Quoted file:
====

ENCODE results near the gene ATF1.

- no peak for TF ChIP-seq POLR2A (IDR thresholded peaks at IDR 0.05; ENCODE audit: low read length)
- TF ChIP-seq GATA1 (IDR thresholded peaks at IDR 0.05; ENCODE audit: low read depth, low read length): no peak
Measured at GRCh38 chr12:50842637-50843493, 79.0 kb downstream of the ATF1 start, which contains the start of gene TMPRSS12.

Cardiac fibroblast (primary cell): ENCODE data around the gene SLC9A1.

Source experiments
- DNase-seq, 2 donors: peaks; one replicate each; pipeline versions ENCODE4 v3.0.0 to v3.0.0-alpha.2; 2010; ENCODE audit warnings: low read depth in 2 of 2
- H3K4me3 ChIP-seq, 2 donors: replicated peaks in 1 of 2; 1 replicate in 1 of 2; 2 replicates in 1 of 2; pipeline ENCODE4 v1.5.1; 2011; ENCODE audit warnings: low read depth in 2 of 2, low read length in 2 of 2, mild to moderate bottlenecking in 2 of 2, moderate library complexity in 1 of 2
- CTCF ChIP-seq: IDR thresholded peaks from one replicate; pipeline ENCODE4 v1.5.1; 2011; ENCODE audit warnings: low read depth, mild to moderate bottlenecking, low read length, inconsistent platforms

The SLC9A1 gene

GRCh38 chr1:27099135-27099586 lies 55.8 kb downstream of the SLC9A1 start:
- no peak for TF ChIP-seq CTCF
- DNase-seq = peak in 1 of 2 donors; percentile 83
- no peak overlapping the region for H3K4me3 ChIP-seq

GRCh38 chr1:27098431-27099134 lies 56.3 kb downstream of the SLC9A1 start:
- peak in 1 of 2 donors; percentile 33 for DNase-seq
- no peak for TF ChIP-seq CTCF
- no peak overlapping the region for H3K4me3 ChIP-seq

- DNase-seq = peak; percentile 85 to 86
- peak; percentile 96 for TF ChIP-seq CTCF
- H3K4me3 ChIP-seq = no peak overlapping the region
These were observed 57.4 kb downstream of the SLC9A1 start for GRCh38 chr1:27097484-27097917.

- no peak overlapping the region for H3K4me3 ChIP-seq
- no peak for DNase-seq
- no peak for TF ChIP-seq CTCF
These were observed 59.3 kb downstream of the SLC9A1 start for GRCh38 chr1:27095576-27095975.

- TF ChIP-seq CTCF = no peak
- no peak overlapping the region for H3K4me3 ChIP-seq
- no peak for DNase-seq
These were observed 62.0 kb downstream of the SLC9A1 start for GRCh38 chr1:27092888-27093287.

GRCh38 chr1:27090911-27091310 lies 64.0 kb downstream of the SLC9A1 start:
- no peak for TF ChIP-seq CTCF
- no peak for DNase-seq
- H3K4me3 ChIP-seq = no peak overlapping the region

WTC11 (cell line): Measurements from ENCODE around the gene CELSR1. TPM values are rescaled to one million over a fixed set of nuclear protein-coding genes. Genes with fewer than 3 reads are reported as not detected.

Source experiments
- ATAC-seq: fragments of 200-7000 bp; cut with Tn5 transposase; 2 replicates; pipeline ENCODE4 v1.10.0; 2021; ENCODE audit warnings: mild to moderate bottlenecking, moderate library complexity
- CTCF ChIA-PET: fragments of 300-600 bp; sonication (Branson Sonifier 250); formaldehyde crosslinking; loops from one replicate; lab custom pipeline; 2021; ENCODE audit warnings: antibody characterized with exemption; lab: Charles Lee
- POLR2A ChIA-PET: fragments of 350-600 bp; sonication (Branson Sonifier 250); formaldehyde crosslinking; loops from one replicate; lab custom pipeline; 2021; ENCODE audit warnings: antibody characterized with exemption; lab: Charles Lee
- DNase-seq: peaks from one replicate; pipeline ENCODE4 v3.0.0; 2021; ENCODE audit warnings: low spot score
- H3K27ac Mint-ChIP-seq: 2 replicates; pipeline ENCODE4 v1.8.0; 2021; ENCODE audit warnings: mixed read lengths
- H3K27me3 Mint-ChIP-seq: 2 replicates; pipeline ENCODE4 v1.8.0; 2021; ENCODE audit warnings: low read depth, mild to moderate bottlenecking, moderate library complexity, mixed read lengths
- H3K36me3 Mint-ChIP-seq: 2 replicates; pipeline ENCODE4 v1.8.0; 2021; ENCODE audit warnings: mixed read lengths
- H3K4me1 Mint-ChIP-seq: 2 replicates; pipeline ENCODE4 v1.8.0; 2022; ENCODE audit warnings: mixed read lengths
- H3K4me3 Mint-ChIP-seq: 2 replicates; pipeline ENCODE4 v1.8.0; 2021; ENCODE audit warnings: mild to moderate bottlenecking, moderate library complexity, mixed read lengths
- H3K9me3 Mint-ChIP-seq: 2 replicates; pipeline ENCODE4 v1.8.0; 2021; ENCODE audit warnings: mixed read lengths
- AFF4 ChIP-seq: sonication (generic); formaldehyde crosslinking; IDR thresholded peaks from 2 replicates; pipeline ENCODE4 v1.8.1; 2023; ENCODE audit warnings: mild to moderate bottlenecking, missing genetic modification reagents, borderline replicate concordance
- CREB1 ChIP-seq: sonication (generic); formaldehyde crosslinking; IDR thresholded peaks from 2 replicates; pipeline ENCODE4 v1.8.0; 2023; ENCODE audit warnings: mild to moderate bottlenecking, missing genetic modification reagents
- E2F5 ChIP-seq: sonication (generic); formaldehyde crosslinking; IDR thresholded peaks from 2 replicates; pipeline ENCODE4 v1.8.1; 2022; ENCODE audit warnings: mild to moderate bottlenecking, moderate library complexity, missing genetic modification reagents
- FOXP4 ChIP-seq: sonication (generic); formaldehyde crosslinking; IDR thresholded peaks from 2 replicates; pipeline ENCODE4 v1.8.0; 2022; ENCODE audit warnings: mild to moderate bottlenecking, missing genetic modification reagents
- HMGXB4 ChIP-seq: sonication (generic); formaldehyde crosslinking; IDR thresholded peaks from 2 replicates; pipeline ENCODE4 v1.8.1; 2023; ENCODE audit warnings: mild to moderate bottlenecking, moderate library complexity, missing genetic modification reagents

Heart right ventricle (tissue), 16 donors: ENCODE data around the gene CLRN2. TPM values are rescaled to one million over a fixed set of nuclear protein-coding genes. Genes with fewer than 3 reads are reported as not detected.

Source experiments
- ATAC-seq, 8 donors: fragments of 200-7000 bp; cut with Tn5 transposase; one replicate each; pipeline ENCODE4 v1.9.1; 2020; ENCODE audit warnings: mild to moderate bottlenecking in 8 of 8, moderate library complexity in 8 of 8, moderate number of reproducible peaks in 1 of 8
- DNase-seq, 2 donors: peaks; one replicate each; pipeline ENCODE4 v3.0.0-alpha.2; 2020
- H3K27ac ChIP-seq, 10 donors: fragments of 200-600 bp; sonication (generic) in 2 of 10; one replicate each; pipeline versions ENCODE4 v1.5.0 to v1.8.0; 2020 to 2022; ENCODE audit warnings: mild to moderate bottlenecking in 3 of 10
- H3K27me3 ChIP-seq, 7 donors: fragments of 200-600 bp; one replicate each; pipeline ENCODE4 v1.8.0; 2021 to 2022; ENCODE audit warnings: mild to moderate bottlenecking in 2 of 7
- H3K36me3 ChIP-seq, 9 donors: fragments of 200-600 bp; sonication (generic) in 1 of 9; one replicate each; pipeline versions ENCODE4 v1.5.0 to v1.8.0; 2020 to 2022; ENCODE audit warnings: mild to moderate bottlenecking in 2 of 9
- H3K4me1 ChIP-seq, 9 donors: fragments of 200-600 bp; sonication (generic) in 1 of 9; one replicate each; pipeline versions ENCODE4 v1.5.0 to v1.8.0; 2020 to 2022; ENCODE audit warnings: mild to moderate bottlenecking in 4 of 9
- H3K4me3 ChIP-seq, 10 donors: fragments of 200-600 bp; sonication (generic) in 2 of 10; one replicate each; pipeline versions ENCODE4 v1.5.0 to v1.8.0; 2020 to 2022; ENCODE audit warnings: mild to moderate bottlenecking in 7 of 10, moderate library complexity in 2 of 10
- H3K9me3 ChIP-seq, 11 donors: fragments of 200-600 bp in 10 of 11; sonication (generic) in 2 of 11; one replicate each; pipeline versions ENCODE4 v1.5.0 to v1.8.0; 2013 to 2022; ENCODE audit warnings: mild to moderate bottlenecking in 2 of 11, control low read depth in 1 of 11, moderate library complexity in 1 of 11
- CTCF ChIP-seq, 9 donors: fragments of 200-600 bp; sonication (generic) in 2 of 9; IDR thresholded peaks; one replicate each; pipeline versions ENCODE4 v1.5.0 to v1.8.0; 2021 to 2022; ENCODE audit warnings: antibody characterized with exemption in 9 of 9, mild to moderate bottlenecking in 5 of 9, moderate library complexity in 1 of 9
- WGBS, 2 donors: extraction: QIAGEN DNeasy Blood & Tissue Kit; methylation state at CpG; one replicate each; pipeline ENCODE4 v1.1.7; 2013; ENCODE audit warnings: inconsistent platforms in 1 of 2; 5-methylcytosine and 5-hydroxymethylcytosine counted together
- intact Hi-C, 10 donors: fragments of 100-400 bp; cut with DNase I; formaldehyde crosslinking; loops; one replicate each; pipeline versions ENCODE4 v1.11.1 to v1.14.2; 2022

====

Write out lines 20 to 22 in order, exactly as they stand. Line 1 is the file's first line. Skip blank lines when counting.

- peak; percentile 96 for TF ChIP-seq CTCF
- H3K4me3 ChIP-seq = no peak overlapping the region
These were observed 57.4 kb downstream of the SLC9A1 start for GRCh38 chr1:27097484-27097917.